Third Time Comparison

On this page it is possible to compare the two versions, while observing the score of the cello part.

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Analysis of the two interpretations

Rostropovič begins on a solemn, measured note, between bars 33 and 48, continuing almost joyfully (bars 49-56) with slow underlining (bars 57-80).

Walewska is quite different. She feels the responsibility of this farewell. Instead of solemnity we have the determination of someone who has made a final, fundamental decision and is ready to face the moment ahead with awesome trepidation and doubts about the outcome. Thus there is no joy in bars 49-56, but a kind of intimate oath, confirmed by the anxiety communicated in bars 52-69, validated in bars 70-80.

At the new entry (bar 111), after the short, but brief orchestral introduction, the time for recollections (bars 120-176), which represents pure nostalgia for R, with W it is a real call from the past. While R transmits his sadness for something he lost and does not know whether he will get back (his homeland?) (R26). W concentrates on tenderly reliving anxious moments, which she knows must be abandoned for ever (W26).

Both artists provide great interpretations, then, though W is closer to the composer’s intentions. At this point a few remarks must be devoted to the accents on the quadruplets of bars 143, 144, 147, 148, 151, 152, 155, 156. W often places the accent on the second note (see bars 144, 148, 151, 152, 156), as if wishing to repress strong emotion, while R, who, as usual, is less emotionally involved and more nostalgic, only places it on the second note at bars 148 and 152. The performers are much closer at the moment of recovery and confidence in the certainties proposed by the orchestra (bars 177-204). R is more technical and forthright, while W is more veiled and appears to be anxious to reach the end.

After the orchestral introduction (bars 204-225) we have the cello’s brief entry (bars 226-245), played with a kind of distant pride by (R) in contrast with W’s emotional interpretation, since the difficult path towards the final farewell is about to be taken up again (bars 246-253). She plays these bars with resigned awareness. R, on the other hand, slows down considerably, expressing calm and forcing the orchestra to repeat the theme (bars 253-268) at a slower tempo than before.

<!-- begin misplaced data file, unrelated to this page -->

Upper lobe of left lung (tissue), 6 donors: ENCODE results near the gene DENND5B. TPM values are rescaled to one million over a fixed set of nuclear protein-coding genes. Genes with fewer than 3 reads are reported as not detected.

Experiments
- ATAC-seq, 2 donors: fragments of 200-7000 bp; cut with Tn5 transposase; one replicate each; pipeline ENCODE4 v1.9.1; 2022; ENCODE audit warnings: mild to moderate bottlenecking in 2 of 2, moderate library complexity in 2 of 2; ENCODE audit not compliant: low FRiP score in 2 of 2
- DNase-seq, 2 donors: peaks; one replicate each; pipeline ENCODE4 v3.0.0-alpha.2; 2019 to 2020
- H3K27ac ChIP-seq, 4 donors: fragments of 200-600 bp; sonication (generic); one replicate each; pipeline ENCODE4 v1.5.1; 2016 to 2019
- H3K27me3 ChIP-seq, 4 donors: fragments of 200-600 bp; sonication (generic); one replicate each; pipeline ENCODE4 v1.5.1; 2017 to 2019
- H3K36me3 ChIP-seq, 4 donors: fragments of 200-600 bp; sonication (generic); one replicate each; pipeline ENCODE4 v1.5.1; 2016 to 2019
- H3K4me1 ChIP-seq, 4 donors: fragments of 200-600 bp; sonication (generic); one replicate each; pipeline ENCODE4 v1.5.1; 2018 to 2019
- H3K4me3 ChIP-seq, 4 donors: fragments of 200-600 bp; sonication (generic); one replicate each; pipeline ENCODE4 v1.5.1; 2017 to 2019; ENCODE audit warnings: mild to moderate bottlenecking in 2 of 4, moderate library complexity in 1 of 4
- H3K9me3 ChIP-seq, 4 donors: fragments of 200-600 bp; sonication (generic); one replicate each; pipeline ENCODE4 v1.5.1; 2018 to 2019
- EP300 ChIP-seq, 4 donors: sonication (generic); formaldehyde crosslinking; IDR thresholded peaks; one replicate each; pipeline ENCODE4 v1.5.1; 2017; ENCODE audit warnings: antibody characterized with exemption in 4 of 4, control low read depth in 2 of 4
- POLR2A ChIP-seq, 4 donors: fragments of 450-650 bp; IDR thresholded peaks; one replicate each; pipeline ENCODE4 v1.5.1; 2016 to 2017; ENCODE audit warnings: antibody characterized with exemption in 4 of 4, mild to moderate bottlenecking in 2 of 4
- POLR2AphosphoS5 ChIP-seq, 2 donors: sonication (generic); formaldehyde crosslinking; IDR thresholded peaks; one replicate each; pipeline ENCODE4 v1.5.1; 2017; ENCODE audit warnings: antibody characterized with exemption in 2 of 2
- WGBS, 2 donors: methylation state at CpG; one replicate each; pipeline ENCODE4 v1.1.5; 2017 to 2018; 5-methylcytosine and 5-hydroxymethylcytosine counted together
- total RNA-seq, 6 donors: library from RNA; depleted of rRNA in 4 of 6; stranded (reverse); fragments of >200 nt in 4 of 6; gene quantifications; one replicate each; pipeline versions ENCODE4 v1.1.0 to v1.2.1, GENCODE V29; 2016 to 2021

The subsequent “purification” theme (bars 281-314) is very clear, sharp and joyful in R’s performance, while W approaches it almost reluctantly (as though she were confessing her sins) recovering somewhat, after bar 297, reaching full recovery from bar 311, and especially after the beginning of the “spiccato” at the end of the “meno mosso” (bars 315-346). When the same theme is repeated by the orchestra (bars 347-380), W underlines it forcefully and passionately, and her conclusion (the famous bar 380) strikes us like a knife thrust. W continues in this emotional race “so as to place a final abyss between herself and the past” (bars 385-421). R is quite different again. He plays the “spiccato” elegantly (bars 331-346), calmly continuing the dialogue with the orchestra (bars 331-346). The return to the theme (bars 346-380) is underlined with highly “professional” expressiveness and pathos, as is the following part (bars 385-421) though a little hurriedly, as if to communicate satisfaction over a dear goal that has almost been reached.

R continues in the same vein, playing the single meditation (bars 425-437) with his customary detachment and clarity, then going on to begin the already mentioned “60 bars” quite calmly (bars 437-457) – but this is the “isolated hilltop”! – (note the almost languid pause on the second movement of bar 459); after the uneventful trills in bars 475-480 there is gentle, sad progress (bars 481-484) becoming even slower (bars 485-488) ending up in a “ritenendo” begun before this instruction (already at bar 489) as far as the end (R33).

In contrast, W plays the entire “meditation” in bars 425-437 introspectively without slowing down (except for the cheerful first note of the second movement of bar 433) approaching the “drawing near” (bars 441-456) with great feeling and then the “ascent passages” with trembling anxiety (the first – bars 457-460 – with greater hesitation, the second – bars 465-467, with greater frankness and the third – bars 473-474, with greater satisfaction, though with a slightly slower pace). The trill is piercingly dramatic and experienced almost as a standstill before reunion. Surprisingly, W begins bar 481 with a drawn out grace note (A sharp before the B) absent from the score, though it has the magic effect of separating the standstill from the return in the last phrase. It is a moment of extraordinary emotional intensity (in the second movement of 483, note the G, linked to its analogue in bar 484 which, however, is played with different fingering, thus heightening emotion) so as to participate in the final adieu. Then we have the descent and the last heart breaking cry.

The performers

Both Rostropovich and Walewska give us two great performances.
However, it is the latter who allows Dvorak’s Concerto to live its own life.

Future performers will need to think at length about the dilemma: do I express myself or the music I am playing?